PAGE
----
The Unlearning Racism in Geoscience (URGE) program brought together 276 groups, or pods, of geoscience faculty review and discuss expert interviews and literature in an effort to deepen their knowledge of the effects of racism on BIPOC (Black, Indigenous, and people of color) students and faculty. A pod of 12 individuals comprised primarily of 2YC geoscientists developed a resource document including both suggestions for faculty to apply their own classrooms, and information to share with departmental and institutional administrators.
The Role of Two-Year Colleges in Geoscience Education and in Broadening Participation in the Geosciences
This project brought together 2YC faculty from across the country for a planning workshop in 2010 to discuss issues facing them and to propose strategies and mechanisms to strengthen the 2YC geoscience education community. The website hosts essays on the state of 2YC education, teaching activities, and course descriptions submitted by 2YC faculty as well as several discussion and networking venues.
This project brought together 2YC and 4YC faculty from across the country to discuss how to implement undergraduate research at the 2YC's. These are helpful resources to get started based on the discussions from this workshop.
Upcoming and recorded webinars related to geoscience workforce issues, program management, geo-ethics, and more. Though intended for program heads and chairs, these webinars have content valuable to any of us who teach geoscience.
Over its decade of work, this NAGT-sponsored program has developed resources on topics of interest to 2YC faculty including: teaching introductory courses, the affective domain, teaching with data, metacognition, online courses, teaching about hazards, and many others. There are also extensive collections of teaching activities and visualizations. In addition, the program continues to hold face-to-face and virtual professional development workshops and webinars that are accessible to 2YC faculty and can help them feel less isolated.
This website is specifically aimed at all those teaching introductory classes, including two-year college faculty. This website includes information about a variety of teaching strategies (e.g., lecture tutorials, service learning, just-in-time teaching) and a set of geoscience teaching examples. This is valuable for faculty interested in new approaches to teaching or who want to see examples of activities they can adopt or adapt.
This interdisciplinary project summarizes best practices in nine disciplines, including the geosciences. At a 2011 workshop, sponsored by Economics at Community Colleges, faculty compared notes on what has worked and what hasn't in terms of strengthening disciplinary and interdisciplinary education at 2YCs.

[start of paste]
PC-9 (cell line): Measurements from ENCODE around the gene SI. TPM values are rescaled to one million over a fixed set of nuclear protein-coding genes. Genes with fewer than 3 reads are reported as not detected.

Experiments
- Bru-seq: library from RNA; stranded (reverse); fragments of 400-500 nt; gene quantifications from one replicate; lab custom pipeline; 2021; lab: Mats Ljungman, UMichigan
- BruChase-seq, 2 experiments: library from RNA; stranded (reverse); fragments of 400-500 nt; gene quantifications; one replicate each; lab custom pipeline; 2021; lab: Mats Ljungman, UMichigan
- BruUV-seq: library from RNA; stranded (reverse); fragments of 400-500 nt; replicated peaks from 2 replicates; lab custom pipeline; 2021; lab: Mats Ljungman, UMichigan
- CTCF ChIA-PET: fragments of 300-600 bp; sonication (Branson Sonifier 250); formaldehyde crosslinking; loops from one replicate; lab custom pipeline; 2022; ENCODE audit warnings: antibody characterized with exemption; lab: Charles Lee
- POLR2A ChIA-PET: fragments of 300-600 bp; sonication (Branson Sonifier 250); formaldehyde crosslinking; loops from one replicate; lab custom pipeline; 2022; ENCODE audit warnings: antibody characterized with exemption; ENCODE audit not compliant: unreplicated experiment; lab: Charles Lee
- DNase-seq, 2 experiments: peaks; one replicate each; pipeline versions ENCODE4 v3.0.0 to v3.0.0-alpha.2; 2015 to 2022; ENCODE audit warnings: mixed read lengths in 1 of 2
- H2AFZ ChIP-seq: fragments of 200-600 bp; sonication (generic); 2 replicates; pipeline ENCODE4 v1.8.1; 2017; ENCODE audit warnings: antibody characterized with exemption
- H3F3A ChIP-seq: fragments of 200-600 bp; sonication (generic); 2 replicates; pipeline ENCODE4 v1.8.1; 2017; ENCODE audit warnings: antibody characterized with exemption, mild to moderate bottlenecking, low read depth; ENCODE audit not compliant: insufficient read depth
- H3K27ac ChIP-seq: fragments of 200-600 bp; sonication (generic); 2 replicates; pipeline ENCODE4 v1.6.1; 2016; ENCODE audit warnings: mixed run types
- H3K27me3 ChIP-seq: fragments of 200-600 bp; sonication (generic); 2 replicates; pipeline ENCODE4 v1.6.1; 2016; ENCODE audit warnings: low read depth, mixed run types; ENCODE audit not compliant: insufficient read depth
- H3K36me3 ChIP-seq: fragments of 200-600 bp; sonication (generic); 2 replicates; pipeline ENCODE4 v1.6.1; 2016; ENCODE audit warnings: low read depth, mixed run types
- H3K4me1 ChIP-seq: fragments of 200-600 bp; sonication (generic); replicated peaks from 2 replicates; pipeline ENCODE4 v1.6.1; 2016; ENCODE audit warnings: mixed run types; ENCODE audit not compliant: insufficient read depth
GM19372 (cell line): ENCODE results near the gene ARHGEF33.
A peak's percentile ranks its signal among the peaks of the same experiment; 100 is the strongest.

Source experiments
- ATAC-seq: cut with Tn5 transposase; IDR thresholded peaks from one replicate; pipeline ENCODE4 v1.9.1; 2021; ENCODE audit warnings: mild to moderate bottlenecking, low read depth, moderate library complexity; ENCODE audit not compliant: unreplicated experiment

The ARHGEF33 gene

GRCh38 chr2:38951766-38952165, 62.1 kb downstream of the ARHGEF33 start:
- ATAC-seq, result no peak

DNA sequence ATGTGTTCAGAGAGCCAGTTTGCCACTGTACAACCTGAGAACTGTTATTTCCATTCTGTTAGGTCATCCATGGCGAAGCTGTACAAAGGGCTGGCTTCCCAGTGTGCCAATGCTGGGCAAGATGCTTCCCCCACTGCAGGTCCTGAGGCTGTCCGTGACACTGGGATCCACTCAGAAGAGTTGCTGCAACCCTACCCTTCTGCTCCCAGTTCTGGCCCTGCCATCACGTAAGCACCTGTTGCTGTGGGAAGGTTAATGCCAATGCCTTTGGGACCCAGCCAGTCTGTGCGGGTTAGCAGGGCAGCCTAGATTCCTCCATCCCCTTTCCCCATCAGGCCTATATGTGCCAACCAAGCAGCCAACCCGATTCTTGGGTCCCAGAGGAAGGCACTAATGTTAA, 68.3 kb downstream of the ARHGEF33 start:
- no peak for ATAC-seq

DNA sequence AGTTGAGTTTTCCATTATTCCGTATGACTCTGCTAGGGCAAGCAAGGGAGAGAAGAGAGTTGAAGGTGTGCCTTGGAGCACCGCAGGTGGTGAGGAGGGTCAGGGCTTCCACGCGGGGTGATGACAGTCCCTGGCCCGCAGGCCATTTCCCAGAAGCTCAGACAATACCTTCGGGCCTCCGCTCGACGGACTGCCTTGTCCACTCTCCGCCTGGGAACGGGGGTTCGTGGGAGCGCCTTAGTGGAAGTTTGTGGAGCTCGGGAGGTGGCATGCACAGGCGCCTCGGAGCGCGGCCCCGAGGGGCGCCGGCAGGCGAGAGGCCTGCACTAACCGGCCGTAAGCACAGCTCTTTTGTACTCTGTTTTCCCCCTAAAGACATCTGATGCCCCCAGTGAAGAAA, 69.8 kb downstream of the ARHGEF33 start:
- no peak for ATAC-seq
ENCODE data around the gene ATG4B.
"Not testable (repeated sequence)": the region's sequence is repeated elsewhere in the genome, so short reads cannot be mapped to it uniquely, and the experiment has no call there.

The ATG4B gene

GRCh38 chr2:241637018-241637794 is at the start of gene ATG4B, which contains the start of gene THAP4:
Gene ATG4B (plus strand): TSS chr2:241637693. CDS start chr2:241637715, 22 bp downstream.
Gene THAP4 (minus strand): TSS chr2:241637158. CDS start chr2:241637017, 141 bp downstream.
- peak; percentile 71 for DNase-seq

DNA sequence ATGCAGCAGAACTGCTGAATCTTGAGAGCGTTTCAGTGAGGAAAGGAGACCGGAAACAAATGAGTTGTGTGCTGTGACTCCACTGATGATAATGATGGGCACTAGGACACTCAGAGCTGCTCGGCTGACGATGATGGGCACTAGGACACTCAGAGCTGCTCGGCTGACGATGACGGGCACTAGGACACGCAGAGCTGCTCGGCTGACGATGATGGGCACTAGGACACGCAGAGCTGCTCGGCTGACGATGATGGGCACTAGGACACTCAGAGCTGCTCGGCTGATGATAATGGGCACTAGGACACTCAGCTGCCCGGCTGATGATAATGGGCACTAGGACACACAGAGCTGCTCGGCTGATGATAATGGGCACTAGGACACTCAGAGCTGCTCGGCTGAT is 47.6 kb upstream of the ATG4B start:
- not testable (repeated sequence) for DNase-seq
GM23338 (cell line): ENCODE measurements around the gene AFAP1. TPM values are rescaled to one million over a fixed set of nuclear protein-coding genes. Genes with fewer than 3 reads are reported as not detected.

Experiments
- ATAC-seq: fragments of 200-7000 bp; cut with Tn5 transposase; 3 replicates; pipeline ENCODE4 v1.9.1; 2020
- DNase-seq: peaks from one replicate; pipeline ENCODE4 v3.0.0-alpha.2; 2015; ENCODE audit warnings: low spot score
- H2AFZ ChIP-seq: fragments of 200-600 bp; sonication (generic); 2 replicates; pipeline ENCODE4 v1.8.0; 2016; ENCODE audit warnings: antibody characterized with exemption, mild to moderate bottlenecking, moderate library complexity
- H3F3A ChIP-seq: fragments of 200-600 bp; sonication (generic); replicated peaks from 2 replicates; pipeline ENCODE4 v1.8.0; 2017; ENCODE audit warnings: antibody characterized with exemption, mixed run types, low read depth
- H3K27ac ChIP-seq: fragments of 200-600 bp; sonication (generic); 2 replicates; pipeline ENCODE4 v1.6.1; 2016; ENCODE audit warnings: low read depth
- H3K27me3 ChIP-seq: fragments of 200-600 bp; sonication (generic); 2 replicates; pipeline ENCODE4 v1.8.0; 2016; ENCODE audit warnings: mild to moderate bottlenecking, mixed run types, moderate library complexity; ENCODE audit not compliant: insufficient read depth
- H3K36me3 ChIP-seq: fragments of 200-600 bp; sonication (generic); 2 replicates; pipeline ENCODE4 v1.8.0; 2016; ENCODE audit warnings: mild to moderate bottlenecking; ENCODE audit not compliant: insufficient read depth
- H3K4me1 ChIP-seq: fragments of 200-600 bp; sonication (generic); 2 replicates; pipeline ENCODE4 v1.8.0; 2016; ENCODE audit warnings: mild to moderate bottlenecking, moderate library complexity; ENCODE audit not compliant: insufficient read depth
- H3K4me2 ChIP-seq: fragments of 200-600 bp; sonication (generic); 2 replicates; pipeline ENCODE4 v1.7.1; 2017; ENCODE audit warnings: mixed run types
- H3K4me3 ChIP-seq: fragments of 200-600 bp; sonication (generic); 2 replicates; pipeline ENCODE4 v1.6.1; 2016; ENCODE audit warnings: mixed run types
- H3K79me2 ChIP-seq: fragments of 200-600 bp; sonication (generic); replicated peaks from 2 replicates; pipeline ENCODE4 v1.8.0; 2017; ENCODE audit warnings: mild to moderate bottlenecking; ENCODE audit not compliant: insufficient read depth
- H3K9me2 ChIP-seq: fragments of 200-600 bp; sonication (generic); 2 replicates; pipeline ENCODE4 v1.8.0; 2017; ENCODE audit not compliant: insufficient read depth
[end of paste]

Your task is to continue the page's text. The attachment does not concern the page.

This SiteGuide from the Teach the Earth portal provides links to many different collections of resources and teaching materials of particular interest to 2YC faculty from across all of the projects that disseminate their work through the portal.
SPIN-UP/TYC is a project to find exemplary physics programs at two-year colleges from which a large number of minorities and women enter science, technology, engineering or math programs at a four-year college or university. SPIN-UP/TYC also is documenting programs that encourage students to elect teacher preparation programs at four-year colleges or universities.
This website provides faculty and students with information about geoscience education at two-year colleges. Faculty can learn about teaching materials, find information about workforce development and geoscience careers, and learn about professional development opportunities. Students can find out about scholarships and educational opportunities.
Geo2YC Position Statement: Field-based education should be an integral part of geoscience curriculum at two-year colleges (Acrobat (PDF) 72kB Sep26 19)
- Prepared by: Eric Riggs, Purdue University; Heather Houlton, Purdue University; Frank Granshaw, Portland Community College: This is a summary report from focus groups held at Portland Community College in conjunction with the 2009 Geological Society of America Annual Meeting. Twenty-five community college educators from around the country gathered with university professors and representatives from the National Science Foundation Geoscience Directorate to participate in two concurrent, moderated focus groups.